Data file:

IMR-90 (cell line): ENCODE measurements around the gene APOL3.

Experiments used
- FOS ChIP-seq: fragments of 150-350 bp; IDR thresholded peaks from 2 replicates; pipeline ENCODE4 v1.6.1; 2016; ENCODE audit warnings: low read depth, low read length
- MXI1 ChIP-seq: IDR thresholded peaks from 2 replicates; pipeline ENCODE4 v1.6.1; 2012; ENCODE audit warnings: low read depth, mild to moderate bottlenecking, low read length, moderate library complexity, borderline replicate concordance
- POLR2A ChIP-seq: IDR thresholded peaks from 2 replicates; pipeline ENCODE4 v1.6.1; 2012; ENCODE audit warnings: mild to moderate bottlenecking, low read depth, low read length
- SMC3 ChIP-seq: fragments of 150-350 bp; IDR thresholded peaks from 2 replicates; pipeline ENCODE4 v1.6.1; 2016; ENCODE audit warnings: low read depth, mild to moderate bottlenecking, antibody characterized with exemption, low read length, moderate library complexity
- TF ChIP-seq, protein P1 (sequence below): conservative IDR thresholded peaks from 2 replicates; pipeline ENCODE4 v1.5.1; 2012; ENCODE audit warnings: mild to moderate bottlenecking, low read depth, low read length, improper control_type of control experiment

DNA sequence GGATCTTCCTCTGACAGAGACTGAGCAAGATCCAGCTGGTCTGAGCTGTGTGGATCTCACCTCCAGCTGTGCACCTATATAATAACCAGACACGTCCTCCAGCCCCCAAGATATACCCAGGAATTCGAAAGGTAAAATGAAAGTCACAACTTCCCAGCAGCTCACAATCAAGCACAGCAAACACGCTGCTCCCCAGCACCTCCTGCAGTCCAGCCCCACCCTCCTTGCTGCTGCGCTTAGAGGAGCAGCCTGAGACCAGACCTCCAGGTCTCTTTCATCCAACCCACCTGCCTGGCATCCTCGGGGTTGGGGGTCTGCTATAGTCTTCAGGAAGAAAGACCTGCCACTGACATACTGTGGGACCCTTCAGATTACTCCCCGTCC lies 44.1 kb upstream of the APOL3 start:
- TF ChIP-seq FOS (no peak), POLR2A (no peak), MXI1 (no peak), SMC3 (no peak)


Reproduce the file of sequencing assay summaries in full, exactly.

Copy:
IMR-90 (cell line): ENCODE measurements around the gene APOL3.

Experiments used
- FOS ChIP-seq: fragments of 150-350 bp; IDR thresholded peaks from 2 replicates; pipeline ENCODE4 v1.6.1; 2016; ENCODE audit warnings: low read depth, low read length
- MXI1 ChIP-seq: IDR thresholded peaks from 2 replicates; pipeline ENCODE4 v1.6.1; 2012; ENCODE audit warnings: low read depth, mild to moderate bottlenecking, low read length, moderate library complexity, borderline replicate concordance
- POLR2A ChIP-seq: IDR thresholded peaks from 2 replicates; pipeline ENCODE4 v1.6.1; 2012; ENCODE audit warnings: mild to moderate bottlenecking, low read depth, low read length
- SMC3 ChIP-seq: fragments of 150-350 bp; IDR thresholded peaks from 2 replicates; pipeline ENCODE4 v1.6.1; 2016; ENCODE audit warnings: low read depth, mild to moderate bottlenecking, antibody characterized with exemption, low read length, moderate library complexity
- TF ChIP-seq, protein P1 (sequence below): conservative IDR thresholded peaks from 2 replicates; pipeline ENCODE4 v1.5.1; 2012; ENCODE audit warnings: mild to moderate bottlenecking, low read depth, low read length, improper control_type of control experiment

DNA sequence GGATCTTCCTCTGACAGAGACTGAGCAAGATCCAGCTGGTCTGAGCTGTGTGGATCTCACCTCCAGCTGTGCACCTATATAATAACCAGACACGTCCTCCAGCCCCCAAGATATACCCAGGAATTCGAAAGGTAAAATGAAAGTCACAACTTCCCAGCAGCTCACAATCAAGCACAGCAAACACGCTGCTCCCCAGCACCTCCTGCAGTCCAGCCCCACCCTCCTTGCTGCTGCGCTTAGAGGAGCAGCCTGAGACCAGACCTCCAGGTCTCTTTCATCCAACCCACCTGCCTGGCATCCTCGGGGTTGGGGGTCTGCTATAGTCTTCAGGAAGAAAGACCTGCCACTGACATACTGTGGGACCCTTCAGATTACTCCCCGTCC lies 44.1 kb upstream of the APOL3 start:
- TF ChIP-seq FOS (no peak), POLR2A (no peak), MXI1 (no peak), SMC3 (no peak)